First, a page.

In between a few injuries, work and expeditions I managed to mix up some easy alpine climbs with paragliding. It has always been fun and I was really looking forward to try on something bigger or more difficult. Together with my good friend Mika we’ve been speaking to do something on the Grandes Jorasses a year ago already. But matching the weather, the wind, the climbing conditions and our own schedules was not easy.

It was a secret for nobody, this year, the Grandes Jorasses were in amazing conditions. Naturally the idea of climbing and flying off this mythical face came back. The tricky part was that I had spent my months of July, August and September working behind a screen, sitting on planes and cars. It was not the 2 hours of running here and there that would have made me feel fit for such a big face at this altitude. Even though the conditions were excellent and made the Grandes Jorasses routes easier to climb, it stays a long and serious face that I would not underestimated. But the desire was here. I wanted to climb on this face and fly off it. My mindset changed, from “I’ve done nothing this summer” to “I can do it”. I knew I would not be a rocket for climbing but I knew I’ll be good and safe enough.

Finally a new weather window came, matching Mika and I schedule. We had to take a few decisions. What route? Where will we take off? One day or two days? The wind was supposed to be North, North West so we thought our best option would be to take off from the Col des Jorasses on the right side (climber’s right) of the North Face. It brought us to the choice of the route : Mika suggested to do “Rêve éphémère d’alpiniste” on the Young Peak. It seemed to be the perfect route for us : a bit shorter than the Colton, close enough to the Col des Jorasses and the probability to see other parties was really low. Below is a picture from Julien Desecures that shows the route we climbed and down right of it, the Col des Jorasses from where we took off.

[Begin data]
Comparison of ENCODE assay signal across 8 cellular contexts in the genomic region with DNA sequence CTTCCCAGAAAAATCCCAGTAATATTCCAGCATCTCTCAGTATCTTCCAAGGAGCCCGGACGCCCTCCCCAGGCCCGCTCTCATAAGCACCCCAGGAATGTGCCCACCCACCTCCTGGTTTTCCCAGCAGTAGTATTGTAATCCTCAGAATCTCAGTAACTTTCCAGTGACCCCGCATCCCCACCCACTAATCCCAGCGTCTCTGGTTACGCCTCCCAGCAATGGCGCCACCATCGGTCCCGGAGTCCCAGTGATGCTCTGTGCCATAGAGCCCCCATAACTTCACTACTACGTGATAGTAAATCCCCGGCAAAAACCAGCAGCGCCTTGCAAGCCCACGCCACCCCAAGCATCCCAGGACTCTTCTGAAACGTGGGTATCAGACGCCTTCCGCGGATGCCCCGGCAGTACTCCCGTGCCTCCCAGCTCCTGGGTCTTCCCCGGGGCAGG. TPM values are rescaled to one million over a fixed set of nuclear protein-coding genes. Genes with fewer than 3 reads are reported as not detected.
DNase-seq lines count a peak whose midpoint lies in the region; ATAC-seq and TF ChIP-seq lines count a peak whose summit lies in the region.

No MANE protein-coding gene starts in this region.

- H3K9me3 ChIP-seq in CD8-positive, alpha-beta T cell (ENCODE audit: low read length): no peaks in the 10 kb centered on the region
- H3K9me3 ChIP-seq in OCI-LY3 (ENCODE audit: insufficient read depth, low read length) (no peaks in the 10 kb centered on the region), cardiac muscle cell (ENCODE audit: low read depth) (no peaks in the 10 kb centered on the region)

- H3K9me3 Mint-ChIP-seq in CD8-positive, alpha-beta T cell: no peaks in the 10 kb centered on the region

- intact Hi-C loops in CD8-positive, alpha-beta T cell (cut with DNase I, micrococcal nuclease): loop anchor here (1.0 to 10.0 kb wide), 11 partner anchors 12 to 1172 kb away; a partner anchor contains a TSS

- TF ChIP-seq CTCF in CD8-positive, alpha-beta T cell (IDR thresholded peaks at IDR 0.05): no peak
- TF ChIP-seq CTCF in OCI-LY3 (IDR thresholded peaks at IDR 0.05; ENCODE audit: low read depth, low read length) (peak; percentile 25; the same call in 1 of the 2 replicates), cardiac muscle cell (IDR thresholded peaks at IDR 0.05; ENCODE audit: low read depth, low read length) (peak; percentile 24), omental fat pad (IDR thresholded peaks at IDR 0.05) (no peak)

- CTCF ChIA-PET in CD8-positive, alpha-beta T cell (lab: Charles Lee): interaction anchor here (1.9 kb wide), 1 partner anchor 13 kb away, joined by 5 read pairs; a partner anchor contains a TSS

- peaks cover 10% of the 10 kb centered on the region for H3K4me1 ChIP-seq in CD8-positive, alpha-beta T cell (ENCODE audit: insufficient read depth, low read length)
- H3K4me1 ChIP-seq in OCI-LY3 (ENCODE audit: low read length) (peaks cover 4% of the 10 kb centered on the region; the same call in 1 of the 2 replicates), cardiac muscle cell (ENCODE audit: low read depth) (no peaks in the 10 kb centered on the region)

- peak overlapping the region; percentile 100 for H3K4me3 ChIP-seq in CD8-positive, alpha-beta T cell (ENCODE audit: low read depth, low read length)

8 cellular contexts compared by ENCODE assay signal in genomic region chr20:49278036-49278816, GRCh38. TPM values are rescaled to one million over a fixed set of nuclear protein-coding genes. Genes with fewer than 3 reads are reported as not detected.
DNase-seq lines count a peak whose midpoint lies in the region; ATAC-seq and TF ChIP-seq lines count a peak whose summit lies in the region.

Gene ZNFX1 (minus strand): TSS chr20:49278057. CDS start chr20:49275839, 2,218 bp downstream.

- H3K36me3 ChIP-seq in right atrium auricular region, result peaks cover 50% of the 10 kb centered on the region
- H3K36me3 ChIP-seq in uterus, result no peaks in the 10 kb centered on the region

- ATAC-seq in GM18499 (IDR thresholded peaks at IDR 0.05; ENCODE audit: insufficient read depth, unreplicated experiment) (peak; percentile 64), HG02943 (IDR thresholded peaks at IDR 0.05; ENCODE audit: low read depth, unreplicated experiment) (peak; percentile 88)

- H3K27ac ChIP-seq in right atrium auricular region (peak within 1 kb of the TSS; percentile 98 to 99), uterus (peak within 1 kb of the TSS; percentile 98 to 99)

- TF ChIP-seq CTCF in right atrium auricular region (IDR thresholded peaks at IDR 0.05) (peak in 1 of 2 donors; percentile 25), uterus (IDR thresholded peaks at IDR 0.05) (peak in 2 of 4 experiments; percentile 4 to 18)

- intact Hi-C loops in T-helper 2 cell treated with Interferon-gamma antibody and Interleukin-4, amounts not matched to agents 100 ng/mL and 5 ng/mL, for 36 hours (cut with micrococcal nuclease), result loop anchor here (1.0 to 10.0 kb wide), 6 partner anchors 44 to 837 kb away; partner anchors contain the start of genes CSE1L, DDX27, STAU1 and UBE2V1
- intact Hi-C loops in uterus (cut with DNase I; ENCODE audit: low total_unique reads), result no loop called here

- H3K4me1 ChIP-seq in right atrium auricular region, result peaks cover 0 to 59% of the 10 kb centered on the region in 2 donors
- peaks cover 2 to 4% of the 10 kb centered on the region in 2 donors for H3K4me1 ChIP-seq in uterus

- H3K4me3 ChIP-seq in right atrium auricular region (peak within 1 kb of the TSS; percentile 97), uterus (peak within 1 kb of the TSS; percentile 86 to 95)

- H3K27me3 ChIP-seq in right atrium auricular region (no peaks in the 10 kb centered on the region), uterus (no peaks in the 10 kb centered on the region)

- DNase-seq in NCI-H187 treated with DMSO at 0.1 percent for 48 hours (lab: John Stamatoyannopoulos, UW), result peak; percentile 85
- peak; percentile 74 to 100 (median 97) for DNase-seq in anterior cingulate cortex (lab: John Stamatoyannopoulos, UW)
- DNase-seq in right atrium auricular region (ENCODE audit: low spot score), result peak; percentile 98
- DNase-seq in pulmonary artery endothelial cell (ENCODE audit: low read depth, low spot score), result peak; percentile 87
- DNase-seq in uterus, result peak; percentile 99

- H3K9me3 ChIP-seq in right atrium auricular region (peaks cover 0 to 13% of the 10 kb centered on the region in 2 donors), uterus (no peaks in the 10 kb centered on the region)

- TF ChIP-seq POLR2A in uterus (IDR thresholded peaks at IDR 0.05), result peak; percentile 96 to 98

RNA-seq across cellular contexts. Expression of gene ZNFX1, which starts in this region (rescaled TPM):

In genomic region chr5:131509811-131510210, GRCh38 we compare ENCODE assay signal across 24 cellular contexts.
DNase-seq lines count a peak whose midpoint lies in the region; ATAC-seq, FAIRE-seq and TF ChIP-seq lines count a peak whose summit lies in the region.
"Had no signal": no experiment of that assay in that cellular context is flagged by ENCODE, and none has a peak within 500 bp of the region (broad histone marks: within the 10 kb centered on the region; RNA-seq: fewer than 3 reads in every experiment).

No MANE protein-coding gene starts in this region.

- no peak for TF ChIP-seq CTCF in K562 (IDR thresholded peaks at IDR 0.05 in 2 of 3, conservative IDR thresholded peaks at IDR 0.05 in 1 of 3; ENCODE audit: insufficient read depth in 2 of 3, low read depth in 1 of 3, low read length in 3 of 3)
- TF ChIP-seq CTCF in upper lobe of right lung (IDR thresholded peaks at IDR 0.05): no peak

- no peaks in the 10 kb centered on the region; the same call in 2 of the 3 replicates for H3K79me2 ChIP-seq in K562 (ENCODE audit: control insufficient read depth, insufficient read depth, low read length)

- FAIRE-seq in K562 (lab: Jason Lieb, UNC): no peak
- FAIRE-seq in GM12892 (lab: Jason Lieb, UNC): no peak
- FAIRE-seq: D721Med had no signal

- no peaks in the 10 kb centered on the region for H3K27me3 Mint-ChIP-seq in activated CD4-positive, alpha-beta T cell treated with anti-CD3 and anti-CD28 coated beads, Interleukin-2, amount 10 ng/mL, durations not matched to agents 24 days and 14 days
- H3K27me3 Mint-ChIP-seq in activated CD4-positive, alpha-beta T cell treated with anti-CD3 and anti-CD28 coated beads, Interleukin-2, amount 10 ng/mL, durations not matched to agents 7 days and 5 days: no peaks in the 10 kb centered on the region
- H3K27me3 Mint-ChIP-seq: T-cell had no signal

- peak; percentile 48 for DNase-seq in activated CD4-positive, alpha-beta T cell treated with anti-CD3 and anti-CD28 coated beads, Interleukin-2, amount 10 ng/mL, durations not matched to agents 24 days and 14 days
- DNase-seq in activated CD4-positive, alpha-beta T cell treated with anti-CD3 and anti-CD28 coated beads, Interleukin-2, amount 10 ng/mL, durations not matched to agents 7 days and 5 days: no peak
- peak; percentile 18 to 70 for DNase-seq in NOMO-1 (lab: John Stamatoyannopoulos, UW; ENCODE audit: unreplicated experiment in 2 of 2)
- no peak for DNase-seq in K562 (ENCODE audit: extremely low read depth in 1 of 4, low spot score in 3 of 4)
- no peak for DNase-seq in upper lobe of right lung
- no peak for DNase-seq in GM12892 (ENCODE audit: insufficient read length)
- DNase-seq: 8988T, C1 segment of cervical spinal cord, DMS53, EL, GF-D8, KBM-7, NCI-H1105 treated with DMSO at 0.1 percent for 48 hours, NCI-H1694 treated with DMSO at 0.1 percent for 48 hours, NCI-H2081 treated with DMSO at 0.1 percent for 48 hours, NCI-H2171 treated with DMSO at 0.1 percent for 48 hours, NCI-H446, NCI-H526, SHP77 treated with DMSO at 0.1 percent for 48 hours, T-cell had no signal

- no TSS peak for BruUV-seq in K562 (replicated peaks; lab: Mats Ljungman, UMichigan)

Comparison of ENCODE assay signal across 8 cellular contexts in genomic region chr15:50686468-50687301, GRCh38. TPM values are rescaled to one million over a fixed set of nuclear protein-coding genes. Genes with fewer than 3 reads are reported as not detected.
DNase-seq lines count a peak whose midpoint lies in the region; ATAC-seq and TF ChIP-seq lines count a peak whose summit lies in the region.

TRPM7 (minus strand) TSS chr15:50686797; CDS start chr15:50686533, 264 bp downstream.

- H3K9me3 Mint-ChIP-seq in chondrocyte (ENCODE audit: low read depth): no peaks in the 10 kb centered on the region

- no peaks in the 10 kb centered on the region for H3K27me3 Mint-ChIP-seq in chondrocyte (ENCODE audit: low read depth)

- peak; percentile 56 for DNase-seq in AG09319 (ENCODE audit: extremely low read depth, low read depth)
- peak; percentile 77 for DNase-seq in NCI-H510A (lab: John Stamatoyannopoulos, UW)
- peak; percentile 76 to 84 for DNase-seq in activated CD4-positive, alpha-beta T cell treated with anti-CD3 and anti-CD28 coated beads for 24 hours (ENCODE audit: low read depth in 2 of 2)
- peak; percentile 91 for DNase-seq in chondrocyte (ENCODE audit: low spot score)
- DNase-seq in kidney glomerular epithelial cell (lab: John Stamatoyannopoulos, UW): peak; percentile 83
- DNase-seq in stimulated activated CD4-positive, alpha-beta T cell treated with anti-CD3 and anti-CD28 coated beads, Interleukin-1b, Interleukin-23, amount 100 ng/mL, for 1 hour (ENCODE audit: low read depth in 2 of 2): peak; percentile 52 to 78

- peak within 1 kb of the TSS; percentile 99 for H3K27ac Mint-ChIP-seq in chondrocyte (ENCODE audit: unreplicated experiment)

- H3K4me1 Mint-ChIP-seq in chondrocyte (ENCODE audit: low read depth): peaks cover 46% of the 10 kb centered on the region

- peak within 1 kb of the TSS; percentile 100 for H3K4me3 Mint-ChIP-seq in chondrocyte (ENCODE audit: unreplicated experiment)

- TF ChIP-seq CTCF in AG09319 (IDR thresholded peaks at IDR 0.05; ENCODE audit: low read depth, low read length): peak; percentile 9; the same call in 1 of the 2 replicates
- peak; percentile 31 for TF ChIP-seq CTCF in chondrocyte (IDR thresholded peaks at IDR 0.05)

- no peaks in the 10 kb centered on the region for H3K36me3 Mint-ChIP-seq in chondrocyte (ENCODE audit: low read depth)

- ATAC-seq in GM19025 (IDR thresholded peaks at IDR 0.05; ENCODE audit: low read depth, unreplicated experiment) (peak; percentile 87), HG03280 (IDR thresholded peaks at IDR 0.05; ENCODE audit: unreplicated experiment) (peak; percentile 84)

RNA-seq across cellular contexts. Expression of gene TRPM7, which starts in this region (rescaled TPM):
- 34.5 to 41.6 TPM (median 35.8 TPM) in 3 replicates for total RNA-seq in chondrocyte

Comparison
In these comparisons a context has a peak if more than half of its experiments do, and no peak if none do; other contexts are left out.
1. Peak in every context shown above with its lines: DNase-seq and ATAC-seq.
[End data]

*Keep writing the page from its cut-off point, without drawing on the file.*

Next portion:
The first step was to reach the Leschaux hut. I was a bit anxious. We had to take off on the north side of the Aiguille du Midi which I find committing. You have to do it right or you die. My other concern was about the landing. We did not know where we would land on the glacier neither in which way the wind would blow. Down the glacier or up hill? Would it be rocky and uneven with holes and hard ice? With those questions – and the different ways to deal with the situation – in minds, Mika and I took off from the Aiguille du Midi at lunch time. The wind was light, coming from the North. Right after the take off we turned right to pass over the Col du Plan and got above the Vallée Blanche. We “dropped” our heavy bags full of gear and food with a long sling attached to the risers and headed straight, without a turn, toward the Leschaux Glacier. We flew over the Leschaux hut and landed both a little fast but at least next to each other and without hitting a rock or putting the feet on a hole. I was relieved.